Issue 41 / 26 October 2015

THOUSANDS of researchers faced a nervous wait for the announcement last week of this year’s crop of successful grants awarded by the NHMRC.
The wait was made even more acute than in the past because of declining success rates with research applications — which have fallen to around 13% this year — and the increasing unpredictability of peer review.
There are a number of problems that have led to this situation.
The first is fiscal. Although a shift to longer 5-year grants was welcome, it has had the unintended consequence of falling foul of the 3-year limitation on forward commitments required by government, so that the available funds are (temporarily) squeezed.
The second problem is demographic. There has been a large increase in the size of the academic community in recent years, driven by the expansion of universities and the medical research sector, which means many more applicants.
The third is related. A larger demographic, almost by definition, means that the average quality of the academic population — and by extension the quality of the peer review system — is regressing to the mean, that is, towards mediocrity.
The fourth is salami slicing. Much of the funding for medical research is doled out in the form of “project” grants. Project grants inhibit expansive thinking, require a narrow focus, and are subject to nitpicking, which encourages risk-averse short-term proposals in the first place.
The avalanche of grant applications also creates enormous pressure on the system, not only by the unproductive use of investigators’ and reviewers’ time (and churning), but also the attendant problem of securing enough qualified people to undertake the mammoth task of grant review and selection.
This increases the likelihood of less experienced and less intellectually incisive reviewers being involved, and therefore of ad hoc outcomes, compounding the third and fourth problems above.
How do we fix this arthritic system, and how do we identify, encourage and support those researchers who could be capable of changing the world?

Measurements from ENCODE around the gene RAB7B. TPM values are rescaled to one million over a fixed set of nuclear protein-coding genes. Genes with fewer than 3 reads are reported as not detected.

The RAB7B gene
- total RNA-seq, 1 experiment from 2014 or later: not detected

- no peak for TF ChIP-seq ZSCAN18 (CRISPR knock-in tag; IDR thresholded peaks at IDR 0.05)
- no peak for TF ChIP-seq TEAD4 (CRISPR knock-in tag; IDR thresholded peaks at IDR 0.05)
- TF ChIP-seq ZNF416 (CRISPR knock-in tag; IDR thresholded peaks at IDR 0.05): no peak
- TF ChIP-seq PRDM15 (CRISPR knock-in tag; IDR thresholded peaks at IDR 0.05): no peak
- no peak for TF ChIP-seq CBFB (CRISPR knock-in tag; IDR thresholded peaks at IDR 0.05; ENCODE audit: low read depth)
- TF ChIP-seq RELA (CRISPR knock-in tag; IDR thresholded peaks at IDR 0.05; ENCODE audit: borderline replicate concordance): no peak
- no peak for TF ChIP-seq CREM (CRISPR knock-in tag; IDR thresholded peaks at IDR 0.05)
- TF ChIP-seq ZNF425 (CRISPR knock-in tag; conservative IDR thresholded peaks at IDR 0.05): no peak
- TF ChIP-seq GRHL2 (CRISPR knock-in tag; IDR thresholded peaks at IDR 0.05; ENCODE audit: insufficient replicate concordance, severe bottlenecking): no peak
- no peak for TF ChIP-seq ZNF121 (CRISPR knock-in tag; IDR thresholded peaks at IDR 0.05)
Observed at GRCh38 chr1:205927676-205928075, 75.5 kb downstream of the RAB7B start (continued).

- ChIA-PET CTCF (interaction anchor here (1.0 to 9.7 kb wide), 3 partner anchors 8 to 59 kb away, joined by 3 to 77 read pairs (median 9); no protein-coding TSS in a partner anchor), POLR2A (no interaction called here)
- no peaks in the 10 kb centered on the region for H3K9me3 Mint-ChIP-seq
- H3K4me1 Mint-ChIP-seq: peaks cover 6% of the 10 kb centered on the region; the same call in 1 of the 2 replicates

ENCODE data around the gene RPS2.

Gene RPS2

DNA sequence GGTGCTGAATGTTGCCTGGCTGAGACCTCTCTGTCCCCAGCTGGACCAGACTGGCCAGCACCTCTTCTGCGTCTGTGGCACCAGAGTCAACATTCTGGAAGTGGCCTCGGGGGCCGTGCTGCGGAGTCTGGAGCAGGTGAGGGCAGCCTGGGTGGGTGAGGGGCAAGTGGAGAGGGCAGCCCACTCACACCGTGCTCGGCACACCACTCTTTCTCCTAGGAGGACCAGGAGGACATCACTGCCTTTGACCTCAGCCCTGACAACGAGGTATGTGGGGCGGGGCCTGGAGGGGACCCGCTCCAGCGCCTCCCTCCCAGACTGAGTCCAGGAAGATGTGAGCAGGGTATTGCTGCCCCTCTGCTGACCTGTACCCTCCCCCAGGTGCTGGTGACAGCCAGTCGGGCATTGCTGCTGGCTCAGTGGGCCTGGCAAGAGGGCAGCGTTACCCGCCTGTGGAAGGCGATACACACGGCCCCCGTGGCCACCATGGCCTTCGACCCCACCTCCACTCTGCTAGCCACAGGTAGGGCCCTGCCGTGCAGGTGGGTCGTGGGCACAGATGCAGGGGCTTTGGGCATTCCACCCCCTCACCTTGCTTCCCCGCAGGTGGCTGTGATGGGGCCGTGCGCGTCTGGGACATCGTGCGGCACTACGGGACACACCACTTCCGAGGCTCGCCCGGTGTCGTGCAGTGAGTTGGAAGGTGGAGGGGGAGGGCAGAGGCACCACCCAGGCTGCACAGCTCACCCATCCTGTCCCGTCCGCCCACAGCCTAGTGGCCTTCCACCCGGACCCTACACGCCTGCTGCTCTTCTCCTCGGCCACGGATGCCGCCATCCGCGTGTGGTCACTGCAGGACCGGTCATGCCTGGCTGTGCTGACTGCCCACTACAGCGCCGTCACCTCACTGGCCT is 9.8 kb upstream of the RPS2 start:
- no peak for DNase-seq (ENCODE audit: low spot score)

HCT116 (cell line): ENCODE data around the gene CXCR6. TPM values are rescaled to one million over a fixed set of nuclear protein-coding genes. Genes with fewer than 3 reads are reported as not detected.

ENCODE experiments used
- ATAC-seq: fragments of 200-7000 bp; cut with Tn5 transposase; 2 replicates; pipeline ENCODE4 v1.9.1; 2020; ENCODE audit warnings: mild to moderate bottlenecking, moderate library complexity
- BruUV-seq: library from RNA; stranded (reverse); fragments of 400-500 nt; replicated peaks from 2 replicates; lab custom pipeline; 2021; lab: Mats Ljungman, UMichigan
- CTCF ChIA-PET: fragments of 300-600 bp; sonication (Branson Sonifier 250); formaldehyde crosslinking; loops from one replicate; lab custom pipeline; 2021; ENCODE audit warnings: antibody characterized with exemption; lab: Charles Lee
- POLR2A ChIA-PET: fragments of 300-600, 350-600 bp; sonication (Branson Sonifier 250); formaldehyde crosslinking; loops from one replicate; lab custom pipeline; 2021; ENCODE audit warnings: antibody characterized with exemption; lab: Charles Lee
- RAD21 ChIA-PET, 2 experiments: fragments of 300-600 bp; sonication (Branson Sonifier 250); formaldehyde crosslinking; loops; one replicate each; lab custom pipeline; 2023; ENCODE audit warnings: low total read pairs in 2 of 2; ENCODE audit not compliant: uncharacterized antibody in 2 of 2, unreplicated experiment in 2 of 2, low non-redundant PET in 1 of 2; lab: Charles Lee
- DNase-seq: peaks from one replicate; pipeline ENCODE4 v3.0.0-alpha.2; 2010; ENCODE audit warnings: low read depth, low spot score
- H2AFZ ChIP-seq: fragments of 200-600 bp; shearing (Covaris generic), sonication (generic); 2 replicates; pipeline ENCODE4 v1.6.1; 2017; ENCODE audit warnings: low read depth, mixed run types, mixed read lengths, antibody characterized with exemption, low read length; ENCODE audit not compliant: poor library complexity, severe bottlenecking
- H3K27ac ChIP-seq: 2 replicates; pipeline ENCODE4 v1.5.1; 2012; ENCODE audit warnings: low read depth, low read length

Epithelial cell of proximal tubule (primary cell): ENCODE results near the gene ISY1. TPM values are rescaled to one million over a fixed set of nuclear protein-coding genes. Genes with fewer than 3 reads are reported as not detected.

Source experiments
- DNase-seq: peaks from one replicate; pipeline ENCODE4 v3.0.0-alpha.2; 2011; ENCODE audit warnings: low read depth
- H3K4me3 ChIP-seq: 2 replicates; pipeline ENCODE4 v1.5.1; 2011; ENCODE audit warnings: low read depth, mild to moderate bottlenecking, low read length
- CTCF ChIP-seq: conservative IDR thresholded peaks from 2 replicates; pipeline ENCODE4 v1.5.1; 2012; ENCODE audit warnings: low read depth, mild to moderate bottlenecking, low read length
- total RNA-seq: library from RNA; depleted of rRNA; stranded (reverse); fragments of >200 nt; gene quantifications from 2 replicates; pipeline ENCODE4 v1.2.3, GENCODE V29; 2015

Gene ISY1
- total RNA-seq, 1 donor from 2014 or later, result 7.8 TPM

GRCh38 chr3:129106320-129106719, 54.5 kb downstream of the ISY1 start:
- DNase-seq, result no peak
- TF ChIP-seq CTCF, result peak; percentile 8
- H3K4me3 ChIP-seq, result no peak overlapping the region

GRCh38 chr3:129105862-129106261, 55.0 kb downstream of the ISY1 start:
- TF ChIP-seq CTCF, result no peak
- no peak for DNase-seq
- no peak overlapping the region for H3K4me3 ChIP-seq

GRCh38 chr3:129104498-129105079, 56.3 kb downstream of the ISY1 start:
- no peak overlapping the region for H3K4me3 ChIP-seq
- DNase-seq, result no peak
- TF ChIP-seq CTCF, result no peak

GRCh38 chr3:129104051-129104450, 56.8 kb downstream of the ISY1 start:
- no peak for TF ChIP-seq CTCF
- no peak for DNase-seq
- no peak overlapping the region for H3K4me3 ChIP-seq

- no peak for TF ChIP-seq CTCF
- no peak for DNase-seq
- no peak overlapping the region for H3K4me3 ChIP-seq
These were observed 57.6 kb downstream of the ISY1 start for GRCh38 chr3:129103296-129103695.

First, we should shift the emphasis to funding people, based on the excellence of their track record and the potential of their vision. This can be done by reducing the number of project and multi-researcher program grants, and introducing “personal program grants” (PPGs) of 5‒7 years duration to provide gifted individuals with a stable platform so they can be brave and expansive with their ideas.
This was argued recently in submissions to the NHMRC by the Association of Australian Medical Research Institutes and by the Garvan Institute. We suggested five levels of PPGs, with annual individual grants funding ranging from $200 000 to $1 million per annum.
The Canadian equivalent of the NHMRC, the Canadian Institutes of Health Research, has recently committed 45% of its funding to its Foundation Scheme, providing up to $1.5 million per grant per year for 7 years for established investigators and 5 years for new/early career investigators.
The structure of the peer-review system also needs to be overhauled. The one I favour is that used in the past at the Human Frontier Science Program. All applications in the basket were considered by a large (> 30) panel of highly accomplished investigators, each of whom had to read and independently rate them (A, B, C or D) before meeting together to consider ranking.
About 10% of applications were rated A by most if not all of the panel, so were funded as excellent, unless someone wanted to challenge the conventional wisdom. No crapshoot there.
An interesting minority were rated as A by half of investigators and D by the other half (terrific or terrible), which was where the really innovative proposals were. What a discussion followed!